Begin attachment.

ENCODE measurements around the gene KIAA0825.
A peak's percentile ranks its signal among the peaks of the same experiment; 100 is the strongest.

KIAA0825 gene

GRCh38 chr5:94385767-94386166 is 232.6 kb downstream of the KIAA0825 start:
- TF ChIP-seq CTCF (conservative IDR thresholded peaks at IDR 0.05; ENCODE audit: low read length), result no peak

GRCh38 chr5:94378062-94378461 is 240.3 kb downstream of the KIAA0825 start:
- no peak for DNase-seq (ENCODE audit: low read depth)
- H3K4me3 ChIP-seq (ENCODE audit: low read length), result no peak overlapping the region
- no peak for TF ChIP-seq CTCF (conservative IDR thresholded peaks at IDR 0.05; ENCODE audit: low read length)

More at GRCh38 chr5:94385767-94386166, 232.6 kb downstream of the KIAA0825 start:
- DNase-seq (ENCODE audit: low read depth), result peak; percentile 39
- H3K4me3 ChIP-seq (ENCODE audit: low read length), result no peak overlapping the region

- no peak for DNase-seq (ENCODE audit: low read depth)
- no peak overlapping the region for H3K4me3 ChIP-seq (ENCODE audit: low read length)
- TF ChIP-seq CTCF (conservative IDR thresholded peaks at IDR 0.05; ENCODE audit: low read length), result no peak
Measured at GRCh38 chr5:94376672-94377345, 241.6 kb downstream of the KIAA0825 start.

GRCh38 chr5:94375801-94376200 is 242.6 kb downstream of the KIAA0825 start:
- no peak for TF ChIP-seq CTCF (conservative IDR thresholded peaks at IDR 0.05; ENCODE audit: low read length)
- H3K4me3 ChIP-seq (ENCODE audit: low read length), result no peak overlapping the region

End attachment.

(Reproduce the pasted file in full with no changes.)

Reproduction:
ENCODE measurements around the gene KIAA0825.
A peak's percentile ranks its signal among the peaks of the same experiment; 100 is the strongest.

KIAA0825 gene

GRCh38 chr5:94385767-94386166 is 232.6 kb downstream of the KIAA0825 start:
- TF ChIP-seq CTCF (conservative IDR thresholded peaks at IDR 0.05; ENCODE audit: low read length), result no peak

GRCh38 chr5:94378062-94378461 is 240.3 kb downstream of the KIAA0825 start:
- no peak for DNase-seq (ENCODE audit: low read depth)
- H3K4me3 ChIP-seq (ENCODE audit: low read length), result no peak overlapping the region
- no peak for TF ChIP-seq CTCF (conservative IDR thresholded peaks at IDR 0.05; ENCODE audit: low read length)

More at GRCh38 chr5:94385767-94386166, 232.6 kb downstream of the KIAA0825 start:
- DNase-seq (ENCODE audit: low read depth), result peak; percentile 39
- H3K4me3 ChIP-seq (ENCODE audit: low read length), result no peak overlapping the region

- no peak for DNase-seq (ENCODE audit: low read depth)
- no peak overlapping the region for H3K4me3 ChIP-seq (ENCODE audit: low read length)
- TF ChIP-seq CTCF (conservative IDR thresholded peaks at IDR 0.05; ENCODE audit: low read length), result no peak
Measured at GRCh38 chr5:94376672-94377345, 241.6 kb downstream of the KIAA0825 start.

GRCh38 chr5:94375801-94376200 is 242.6 kb downstream of the KIAA0825 start:
- no peak for TF ChIP-seq CTCF (conservative IDR thresholded peaks at IDR 0.05; ENCODE audit: low read length)
- H3K4me3 ChIP-seq (ENCODE audit: low read length), result no peak overlapping the region